BUSINESS MODEL INNOVATIONS FOR ELECTRIC MOBILITY — WHAT CAN BE LEARNED FROM EXISTING BUSINESS MODEL PATTERNS?
Nizar Abdelkafi (),
Sergiy Makhotin () and
Thorsten Posselt ()
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Nizar Abdelkafi: Fraunhofer Center for Central and Eastern Europe and Department of Innovation Management and Innovation Economics, University of Leipzig, Grimmaische Straße 1204109, Leipzig, Germany
Sergiy Makhotin: Fraunhofer Center for Central and Eastern Europe and Department of Innovation Management and Innovation Economics, University of Leipzig, Grimmaische Straße 1204109, Leipzig, Germany
Thorsten Posselt: Fraunhofer Center for Central and Eastern Europe and Department of Innovation Management and Innovation Economics, University of Leipzig, Grimmaische Straße 1204109, Leipzig, Germany
International Journal of Innovation Management (ijim), 2013, vol. 17, issue 01, 1-41
The paper aims to generate systematically business model innovations in the field of electric mobility. It introduces a new framework, in which a business model denotes a value-focused concept with five value dimensions: value proposition, value communication, value creation, value delivery and value capture. The framework enables the classification of business model patterns, identified in the literature, according to five categories. The combination of patterns from different dimensions can lead to the systematic generation of business model innovations. But the number of business models that can result from pattern combinations can be overwhelming. Subsequently, the paper only evaluates the extent to which business model patterns that are not necessarily observed in the automotive sector can be useful for the field of electric mobility, and how they can be adapted to fit into the new context. We find that the transferability strongly depends on the actor's role in the system, if it is a manufacturer, supplier or service provider. More importantly, our analysis shows that some models such as product-to-service (e.g., car sharing service), already implemented in the automotive industry, will continue to be successful in the future because of their potential of increasing customer acceptance and technology diffusion. Many other business models — so far used in other sectors, but not in the automotive industry — may integrate the field of electric mobility. Razor and blades, own the undesirable concept, and leverage new influencers are all promising business models, if they can be fitted adequately to the new context induced by the new technology.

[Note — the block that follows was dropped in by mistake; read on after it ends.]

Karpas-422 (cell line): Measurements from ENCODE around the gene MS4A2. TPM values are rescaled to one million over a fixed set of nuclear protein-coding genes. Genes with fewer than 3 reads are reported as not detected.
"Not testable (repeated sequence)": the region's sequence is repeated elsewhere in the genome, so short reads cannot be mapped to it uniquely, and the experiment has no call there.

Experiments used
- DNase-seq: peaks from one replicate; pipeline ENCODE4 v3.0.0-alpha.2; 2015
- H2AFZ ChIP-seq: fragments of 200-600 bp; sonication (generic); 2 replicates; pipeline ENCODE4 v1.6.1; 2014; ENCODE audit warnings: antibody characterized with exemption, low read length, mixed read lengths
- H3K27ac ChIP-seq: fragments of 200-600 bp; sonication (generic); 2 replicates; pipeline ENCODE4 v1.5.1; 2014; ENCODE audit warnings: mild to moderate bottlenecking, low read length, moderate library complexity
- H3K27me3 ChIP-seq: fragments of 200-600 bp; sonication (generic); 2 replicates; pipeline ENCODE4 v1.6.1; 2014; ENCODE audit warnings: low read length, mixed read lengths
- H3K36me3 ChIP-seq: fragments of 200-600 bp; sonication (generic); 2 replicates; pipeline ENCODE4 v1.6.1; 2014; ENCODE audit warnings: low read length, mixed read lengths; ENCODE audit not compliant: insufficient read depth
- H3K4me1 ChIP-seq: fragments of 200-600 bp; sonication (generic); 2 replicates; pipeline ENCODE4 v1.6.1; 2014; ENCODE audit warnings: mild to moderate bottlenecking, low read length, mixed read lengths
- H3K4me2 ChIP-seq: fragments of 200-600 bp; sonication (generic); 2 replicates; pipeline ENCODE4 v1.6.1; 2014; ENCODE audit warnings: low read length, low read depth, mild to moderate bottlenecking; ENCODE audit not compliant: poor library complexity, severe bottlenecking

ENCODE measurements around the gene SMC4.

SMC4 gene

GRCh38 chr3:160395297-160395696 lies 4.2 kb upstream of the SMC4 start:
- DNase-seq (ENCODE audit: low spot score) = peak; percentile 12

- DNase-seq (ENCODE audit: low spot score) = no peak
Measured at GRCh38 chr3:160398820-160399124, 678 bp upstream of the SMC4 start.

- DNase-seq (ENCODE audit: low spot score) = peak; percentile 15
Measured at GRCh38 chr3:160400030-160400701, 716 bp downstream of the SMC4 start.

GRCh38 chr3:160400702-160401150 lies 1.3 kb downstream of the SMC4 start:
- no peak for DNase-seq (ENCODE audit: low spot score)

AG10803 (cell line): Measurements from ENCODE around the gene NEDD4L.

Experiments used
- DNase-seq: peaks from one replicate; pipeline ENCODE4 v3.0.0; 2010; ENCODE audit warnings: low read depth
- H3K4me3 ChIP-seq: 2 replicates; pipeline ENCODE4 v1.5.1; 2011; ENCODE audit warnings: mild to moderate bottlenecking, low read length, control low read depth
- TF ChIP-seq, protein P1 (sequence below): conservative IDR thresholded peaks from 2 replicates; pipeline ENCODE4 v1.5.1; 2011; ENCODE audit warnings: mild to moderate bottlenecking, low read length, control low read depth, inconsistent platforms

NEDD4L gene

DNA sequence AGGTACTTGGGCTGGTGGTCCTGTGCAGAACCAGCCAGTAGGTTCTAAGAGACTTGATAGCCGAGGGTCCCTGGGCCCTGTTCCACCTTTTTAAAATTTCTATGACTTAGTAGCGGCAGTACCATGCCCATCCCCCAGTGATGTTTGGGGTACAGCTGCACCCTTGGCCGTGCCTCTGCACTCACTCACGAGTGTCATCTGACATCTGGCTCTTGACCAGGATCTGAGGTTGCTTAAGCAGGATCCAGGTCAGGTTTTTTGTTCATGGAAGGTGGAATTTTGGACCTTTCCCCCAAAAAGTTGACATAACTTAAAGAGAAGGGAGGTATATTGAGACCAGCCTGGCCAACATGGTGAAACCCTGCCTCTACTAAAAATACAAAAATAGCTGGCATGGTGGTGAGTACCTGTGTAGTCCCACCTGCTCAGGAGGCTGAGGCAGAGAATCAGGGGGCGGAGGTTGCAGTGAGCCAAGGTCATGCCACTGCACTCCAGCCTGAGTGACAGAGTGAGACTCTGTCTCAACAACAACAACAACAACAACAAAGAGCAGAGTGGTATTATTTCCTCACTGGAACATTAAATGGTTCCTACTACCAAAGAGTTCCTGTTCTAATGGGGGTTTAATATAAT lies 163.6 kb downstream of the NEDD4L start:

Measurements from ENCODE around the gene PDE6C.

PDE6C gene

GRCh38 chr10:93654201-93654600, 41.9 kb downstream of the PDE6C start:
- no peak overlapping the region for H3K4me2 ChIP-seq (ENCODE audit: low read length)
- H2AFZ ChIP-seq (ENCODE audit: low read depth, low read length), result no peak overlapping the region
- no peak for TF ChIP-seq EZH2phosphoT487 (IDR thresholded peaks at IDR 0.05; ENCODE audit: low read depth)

Keywords: Business model innovation; electric mobility; business model patterns; technological development (search for similar items in EconPapers)
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